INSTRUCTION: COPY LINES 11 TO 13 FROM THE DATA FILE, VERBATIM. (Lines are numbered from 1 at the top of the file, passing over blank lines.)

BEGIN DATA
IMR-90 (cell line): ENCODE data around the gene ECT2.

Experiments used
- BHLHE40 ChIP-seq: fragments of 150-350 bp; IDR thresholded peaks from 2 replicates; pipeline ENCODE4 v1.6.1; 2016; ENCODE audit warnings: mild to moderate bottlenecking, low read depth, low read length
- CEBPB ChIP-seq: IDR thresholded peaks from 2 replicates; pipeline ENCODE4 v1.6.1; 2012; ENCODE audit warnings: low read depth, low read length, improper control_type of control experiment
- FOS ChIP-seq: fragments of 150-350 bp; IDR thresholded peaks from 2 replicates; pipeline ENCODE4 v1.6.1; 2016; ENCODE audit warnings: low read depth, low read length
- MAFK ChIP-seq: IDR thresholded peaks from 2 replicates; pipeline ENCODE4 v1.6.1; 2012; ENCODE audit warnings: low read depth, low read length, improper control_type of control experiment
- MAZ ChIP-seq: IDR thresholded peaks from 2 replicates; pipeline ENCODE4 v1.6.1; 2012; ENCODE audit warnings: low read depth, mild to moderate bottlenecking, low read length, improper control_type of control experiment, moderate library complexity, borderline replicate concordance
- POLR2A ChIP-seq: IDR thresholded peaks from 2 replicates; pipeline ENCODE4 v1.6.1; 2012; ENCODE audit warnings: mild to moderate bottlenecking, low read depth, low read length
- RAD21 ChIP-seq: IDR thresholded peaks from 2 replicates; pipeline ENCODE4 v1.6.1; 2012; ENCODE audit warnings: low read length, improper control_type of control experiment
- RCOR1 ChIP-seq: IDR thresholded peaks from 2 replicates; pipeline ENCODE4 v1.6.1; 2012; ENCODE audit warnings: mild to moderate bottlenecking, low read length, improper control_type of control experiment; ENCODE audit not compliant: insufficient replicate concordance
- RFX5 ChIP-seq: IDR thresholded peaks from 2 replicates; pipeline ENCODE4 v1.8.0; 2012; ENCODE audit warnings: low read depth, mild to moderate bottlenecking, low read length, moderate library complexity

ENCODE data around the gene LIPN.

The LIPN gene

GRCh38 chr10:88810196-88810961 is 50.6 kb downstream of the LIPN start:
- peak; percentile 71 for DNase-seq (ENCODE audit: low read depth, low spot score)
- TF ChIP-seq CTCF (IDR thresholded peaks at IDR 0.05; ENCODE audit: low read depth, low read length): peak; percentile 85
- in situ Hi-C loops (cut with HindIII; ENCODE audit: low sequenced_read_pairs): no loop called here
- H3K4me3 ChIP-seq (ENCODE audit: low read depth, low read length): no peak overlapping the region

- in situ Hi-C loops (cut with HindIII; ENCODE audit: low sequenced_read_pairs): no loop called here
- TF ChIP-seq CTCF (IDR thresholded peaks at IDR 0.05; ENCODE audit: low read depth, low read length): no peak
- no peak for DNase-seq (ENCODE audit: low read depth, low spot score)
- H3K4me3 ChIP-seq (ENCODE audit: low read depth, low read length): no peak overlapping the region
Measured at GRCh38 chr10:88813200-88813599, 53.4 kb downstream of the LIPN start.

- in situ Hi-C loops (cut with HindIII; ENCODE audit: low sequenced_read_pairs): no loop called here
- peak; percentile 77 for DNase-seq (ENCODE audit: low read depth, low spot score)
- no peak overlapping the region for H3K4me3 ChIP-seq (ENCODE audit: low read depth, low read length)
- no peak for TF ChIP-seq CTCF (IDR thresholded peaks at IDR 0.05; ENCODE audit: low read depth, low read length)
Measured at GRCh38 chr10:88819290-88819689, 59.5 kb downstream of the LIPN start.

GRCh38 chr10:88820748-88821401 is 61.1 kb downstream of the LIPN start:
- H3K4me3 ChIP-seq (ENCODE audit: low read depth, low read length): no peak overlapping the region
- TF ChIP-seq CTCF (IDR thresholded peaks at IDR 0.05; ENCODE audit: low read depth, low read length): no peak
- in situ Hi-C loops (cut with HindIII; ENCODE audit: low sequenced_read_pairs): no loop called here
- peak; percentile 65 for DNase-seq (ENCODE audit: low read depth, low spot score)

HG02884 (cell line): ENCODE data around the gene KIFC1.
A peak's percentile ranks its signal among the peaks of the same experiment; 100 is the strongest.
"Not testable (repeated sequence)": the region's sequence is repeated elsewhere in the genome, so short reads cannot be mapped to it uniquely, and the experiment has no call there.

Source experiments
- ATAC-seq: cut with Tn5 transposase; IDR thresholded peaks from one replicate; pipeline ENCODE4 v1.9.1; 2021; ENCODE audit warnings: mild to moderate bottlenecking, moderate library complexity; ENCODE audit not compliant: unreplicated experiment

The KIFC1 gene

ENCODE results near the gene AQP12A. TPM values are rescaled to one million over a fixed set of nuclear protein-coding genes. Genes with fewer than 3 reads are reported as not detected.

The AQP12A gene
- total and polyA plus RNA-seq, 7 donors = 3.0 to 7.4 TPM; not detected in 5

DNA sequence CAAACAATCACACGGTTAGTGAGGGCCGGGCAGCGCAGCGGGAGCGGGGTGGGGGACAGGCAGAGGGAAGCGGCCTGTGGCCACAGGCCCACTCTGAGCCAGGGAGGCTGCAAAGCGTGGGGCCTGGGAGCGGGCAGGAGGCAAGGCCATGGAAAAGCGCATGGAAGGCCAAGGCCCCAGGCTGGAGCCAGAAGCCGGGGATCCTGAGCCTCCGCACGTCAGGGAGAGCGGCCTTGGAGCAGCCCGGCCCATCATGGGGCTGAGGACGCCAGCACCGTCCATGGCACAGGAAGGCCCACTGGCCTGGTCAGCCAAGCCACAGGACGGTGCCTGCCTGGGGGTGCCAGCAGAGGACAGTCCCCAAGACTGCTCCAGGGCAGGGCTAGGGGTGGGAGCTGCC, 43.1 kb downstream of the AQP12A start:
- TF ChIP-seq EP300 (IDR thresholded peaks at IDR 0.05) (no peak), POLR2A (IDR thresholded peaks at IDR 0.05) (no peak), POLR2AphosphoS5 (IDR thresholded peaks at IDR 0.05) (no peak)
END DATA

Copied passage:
- RFX5 ChIP-seq: IDR thresholded peaks from 2 replicates; pipeline ENCODE4 v1.8.0; 2012; ENCODE audit warnings: low read depth, mild to moderate bottlenecking, low read length, moderate library complexity

ENCODE data around the gene LIPN.

The LIPN gene